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Understanding Cancer

The very word ‘Cancer’ is dreaded.A cancer diagnosis makes most of the people feel that life has gone out of control.Surely, it is normal to be afraid of the unknown. Uncertainty can make you feel afraid at first. Anxiety and angriness follows. Some people become irritated and frustrated with themselves.Once people start understanding cancer clearly and in depth,they can take charge.They start accepting that they have cancer and they often feel a sense of hope. Surely,there are many reasons to feel hopeful. Millions of cancer patients have survived. Living with cancer and beyond it have become possible more than before. So, let’s dive into cancer basics.21.March2


Cancer start

Cancer is caused by uncontrolled division of abnormal cells.Usually,we have right number of cells in our body.This is maintained by the cells through control signals produced in them.Cells may start to grow or multiply if these signals go faulty.The cells multiply rigorously to form a tumor where the cancer starts.
The instructions are generated by thousands of genes inside the cell nuclei.Normally genes make sure that cells grow and reproduce in an orderly and controlled way. Sometimes a change happens in the genes when a cell divides. This is a mutation.Mutation means that abnormal proteins may be produced in the cells that work differently to normal triggering cells to divide more and more. And once cells start growing too fast, they are more likely to pick up further mutations and less likely to be able to repair the damaged genes.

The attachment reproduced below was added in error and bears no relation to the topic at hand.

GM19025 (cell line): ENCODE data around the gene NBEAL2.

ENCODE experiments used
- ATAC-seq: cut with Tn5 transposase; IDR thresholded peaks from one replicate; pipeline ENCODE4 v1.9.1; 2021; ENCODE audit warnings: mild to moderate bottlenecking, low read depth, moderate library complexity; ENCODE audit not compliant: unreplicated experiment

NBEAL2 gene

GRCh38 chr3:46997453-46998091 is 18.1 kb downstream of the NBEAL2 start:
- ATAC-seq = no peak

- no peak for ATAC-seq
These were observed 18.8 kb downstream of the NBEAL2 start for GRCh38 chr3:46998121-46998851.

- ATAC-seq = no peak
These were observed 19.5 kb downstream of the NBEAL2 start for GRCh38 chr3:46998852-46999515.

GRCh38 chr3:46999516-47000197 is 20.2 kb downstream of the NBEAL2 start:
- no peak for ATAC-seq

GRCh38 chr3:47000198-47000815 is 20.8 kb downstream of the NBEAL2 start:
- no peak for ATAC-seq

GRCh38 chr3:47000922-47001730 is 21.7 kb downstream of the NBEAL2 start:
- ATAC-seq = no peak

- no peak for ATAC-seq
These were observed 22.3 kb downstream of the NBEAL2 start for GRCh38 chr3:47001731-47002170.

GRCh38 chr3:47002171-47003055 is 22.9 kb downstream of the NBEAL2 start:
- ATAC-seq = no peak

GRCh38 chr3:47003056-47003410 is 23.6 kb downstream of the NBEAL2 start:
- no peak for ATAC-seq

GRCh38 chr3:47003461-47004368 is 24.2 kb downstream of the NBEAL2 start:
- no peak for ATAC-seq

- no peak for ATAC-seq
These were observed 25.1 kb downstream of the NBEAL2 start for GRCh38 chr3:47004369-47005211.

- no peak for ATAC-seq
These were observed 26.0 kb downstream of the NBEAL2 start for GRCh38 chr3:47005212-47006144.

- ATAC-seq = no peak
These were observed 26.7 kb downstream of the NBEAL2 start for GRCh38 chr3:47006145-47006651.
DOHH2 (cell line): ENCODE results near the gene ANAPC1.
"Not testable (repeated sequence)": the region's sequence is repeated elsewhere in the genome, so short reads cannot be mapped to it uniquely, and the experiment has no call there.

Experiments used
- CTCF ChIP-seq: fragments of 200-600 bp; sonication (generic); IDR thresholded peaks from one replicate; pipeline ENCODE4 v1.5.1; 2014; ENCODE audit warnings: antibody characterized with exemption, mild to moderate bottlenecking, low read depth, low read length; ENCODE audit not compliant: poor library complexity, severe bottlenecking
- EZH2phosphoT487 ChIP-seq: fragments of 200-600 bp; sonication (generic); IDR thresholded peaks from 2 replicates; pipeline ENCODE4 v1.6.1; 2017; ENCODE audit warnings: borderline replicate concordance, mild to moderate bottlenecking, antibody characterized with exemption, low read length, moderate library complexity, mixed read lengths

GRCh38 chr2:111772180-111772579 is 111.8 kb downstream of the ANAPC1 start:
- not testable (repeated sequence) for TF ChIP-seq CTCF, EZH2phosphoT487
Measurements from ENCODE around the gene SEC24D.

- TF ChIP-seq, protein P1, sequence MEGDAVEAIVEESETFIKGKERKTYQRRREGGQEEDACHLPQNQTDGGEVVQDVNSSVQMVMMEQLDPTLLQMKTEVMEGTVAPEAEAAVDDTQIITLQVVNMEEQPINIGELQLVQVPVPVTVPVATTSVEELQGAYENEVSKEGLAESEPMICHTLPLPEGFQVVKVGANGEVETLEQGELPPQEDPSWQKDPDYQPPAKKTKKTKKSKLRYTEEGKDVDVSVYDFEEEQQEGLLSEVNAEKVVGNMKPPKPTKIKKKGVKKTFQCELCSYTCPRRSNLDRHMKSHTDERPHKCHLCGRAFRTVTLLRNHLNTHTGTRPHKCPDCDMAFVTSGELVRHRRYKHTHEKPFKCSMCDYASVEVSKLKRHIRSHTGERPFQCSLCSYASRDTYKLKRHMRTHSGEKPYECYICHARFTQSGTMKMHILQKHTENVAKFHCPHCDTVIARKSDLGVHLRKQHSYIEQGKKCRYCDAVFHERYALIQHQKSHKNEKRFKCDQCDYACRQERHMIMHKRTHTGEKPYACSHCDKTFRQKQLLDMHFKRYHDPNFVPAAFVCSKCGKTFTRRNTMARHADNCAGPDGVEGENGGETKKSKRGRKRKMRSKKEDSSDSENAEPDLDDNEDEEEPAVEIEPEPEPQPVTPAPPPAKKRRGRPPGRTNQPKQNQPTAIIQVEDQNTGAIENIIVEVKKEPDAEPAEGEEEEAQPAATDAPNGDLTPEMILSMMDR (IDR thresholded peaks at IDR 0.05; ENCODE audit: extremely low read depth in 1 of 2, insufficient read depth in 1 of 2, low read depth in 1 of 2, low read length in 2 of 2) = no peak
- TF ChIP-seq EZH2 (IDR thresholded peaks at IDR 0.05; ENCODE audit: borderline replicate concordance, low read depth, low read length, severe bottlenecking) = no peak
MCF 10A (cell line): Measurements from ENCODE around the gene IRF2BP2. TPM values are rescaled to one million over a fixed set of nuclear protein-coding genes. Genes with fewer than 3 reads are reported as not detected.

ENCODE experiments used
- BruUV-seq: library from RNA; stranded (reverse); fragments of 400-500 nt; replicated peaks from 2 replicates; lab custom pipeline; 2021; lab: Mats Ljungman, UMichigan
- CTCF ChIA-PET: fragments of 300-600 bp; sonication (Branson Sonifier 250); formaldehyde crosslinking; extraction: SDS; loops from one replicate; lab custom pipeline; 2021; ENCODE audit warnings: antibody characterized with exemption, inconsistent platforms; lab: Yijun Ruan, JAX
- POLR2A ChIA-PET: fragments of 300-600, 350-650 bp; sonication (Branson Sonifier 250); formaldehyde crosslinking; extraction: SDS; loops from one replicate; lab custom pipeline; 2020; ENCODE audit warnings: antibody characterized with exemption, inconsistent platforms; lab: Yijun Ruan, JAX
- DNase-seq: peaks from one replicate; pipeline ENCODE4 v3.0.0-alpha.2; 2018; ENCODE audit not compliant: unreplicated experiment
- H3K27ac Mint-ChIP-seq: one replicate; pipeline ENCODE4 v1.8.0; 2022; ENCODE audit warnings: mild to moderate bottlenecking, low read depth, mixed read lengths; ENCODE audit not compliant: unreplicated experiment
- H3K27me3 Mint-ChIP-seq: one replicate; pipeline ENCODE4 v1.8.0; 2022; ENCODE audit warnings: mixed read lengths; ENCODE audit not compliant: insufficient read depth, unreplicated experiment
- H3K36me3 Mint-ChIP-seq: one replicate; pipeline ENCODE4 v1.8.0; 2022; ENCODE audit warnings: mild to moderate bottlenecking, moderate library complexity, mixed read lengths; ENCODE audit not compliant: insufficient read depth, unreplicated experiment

Cancer growth

A tumour may contain millions of cancer cells.Cancer cells can break through basement membrane,the membrane which keeps the cells of every body tissues inside.Once this happens, the cancer is called invasive. As a tumour gets bigger, it takes up more space in the body. The cancer can then cause pressure on surrounding structures. It can also grow into body structures nearby. This is called local invasion. A cancer may grow out in a random direction from the place where it started. Cancer cells can move about more easily than normal cells. So it seems likely that one of the ways that cancers spread through nearby tissues is by the cells directly moving.

Tumours  can be benign or cancerous (malignant).

Benign tumours

Benign tumours are made up of cells that are quite similar to normal cells.They usually grow quite slowly and do not spread to other parts of the body.They will  cause a problem only in some cases such as when theygrow very large and press on other body organs,become painful or release hormones that affect how the body works and take up space inside the skull (such as a brain tumour)

Malignant tumours

They are made up of cancer cells. They:

  • usually grow faster than benign tumours
  • spread into surrounding tissues and cause damage
  • may spread to other parts of the body in the bloodstream or through the lymph system to form secondary tumours. This is called metastasis